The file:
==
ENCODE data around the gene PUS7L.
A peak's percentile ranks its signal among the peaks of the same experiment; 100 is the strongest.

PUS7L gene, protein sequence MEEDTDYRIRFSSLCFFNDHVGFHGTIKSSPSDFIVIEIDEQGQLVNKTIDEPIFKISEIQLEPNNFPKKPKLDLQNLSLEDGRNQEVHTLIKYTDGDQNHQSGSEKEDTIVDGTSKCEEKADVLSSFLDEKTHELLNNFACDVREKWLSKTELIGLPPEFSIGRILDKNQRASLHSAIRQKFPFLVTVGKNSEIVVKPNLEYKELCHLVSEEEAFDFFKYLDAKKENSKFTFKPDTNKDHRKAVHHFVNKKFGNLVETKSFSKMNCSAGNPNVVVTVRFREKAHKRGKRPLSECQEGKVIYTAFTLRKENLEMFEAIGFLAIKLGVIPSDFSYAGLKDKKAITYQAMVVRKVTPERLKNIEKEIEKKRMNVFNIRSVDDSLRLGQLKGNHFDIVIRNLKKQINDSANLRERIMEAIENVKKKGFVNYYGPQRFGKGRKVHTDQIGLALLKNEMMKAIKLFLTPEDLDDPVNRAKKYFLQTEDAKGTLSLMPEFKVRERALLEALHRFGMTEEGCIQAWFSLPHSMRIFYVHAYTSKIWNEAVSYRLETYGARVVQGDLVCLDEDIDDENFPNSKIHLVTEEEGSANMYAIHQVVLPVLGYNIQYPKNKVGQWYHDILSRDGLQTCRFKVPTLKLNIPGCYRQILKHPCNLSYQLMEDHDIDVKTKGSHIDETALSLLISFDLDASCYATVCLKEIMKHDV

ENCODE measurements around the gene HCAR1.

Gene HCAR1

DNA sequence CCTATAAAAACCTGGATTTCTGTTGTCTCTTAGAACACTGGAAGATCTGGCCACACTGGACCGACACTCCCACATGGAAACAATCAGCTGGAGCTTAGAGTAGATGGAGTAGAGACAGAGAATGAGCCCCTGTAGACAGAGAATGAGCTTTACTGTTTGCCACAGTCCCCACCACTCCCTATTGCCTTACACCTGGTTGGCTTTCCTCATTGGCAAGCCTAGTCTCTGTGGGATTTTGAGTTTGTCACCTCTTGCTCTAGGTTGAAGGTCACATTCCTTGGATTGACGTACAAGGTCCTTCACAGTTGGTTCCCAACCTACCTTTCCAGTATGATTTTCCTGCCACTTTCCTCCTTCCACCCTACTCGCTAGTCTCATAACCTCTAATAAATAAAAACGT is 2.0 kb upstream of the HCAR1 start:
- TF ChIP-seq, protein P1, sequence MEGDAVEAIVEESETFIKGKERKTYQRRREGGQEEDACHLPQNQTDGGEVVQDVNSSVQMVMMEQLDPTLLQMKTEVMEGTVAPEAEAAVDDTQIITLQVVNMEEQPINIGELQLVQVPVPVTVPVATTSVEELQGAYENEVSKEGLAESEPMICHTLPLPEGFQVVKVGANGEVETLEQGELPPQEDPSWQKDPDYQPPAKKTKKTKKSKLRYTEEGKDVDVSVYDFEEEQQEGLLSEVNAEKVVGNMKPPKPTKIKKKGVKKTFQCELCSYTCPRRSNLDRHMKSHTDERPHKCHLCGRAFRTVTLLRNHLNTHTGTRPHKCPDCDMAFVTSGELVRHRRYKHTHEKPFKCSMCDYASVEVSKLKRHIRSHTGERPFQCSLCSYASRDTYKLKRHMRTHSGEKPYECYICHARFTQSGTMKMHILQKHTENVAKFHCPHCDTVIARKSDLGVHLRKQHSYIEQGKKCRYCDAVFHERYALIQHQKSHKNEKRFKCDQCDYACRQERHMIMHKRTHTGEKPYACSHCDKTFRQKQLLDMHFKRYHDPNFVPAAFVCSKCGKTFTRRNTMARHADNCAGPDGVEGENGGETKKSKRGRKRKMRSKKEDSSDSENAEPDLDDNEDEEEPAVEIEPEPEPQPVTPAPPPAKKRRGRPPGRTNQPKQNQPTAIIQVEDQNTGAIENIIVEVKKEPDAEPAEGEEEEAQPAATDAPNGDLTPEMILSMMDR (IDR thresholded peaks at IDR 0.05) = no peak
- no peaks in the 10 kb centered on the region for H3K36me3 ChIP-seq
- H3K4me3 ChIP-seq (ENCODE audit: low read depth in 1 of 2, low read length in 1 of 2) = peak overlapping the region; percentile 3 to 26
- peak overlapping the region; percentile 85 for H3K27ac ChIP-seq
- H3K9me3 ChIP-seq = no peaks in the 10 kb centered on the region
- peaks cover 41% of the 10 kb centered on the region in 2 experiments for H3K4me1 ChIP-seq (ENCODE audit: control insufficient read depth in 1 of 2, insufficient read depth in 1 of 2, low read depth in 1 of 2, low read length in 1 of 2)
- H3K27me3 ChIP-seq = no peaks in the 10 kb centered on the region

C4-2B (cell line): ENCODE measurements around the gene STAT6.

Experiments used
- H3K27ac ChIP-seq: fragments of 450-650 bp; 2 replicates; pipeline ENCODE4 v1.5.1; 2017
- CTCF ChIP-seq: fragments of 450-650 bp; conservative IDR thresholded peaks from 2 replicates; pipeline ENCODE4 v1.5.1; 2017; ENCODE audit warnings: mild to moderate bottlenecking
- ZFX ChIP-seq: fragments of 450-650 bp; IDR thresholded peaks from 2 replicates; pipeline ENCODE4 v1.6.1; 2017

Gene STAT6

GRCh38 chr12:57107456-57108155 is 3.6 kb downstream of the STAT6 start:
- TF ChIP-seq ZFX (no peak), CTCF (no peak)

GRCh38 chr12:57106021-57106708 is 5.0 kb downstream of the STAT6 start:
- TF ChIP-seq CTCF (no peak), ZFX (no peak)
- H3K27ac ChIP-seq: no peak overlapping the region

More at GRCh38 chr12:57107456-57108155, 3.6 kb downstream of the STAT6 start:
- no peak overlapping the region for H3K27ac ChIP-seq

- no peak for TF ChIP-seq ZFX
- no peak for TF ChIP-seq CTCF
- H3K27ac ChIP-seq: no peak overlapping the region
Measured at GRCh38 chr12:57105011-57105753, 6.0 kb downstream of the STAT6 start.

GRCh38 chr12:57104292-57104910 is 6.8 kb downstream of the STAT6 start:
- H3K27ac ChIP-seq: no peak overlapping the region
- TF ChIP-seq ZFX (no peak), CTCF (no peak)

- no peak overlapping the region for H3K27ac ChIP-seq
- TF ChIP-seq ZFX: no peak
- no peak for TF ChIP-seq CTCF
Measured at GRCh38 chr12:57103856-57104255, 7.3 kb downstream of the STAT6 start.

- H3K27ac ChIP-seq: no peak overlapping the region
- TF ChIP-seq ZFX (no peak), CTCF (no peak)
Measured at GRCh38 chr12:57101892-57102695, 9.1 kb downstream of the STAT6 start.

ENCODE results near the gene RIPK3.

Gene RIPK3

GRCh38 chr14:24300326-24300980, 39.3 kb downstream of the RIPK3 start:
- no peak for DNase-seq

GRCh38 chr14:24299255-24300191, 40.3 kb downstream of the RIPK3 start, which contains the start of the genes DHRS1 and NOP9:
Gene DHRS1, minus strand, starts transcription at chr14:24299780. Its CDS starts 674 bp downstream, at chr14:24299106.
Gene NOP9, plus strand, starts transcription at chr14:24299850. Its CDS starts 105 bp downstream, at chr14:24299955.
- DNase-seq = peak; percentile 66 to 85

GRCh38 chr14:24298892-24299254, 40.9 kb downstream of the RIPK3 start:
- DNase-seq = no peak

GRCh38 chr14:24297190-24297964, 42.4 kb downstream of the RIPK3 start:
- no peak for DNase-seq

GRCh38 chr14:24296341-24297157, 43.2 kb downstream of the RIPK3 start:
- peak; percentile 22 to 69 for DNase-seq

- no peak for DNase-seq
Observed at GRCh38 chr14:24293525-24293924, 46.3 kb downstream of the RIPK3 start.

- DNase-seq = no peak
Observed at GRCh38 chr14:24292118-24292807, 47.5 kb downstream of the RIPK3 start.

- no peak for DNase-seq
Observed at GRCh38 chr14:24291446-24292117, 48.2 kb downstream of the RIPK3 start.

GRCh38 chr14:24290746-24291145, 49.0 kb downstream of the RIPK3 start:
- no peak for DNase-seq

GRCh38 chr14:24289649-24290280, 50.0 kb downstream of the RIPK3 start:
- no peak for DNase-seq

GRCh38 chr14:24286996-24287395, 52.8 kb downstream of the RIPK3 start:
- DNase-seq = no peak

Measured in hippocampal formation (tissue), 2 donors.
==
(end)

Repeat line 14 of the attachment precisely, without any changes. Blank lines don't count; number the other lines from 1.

C4-2B (cell line): ENCODE measurements around the gene STAT6.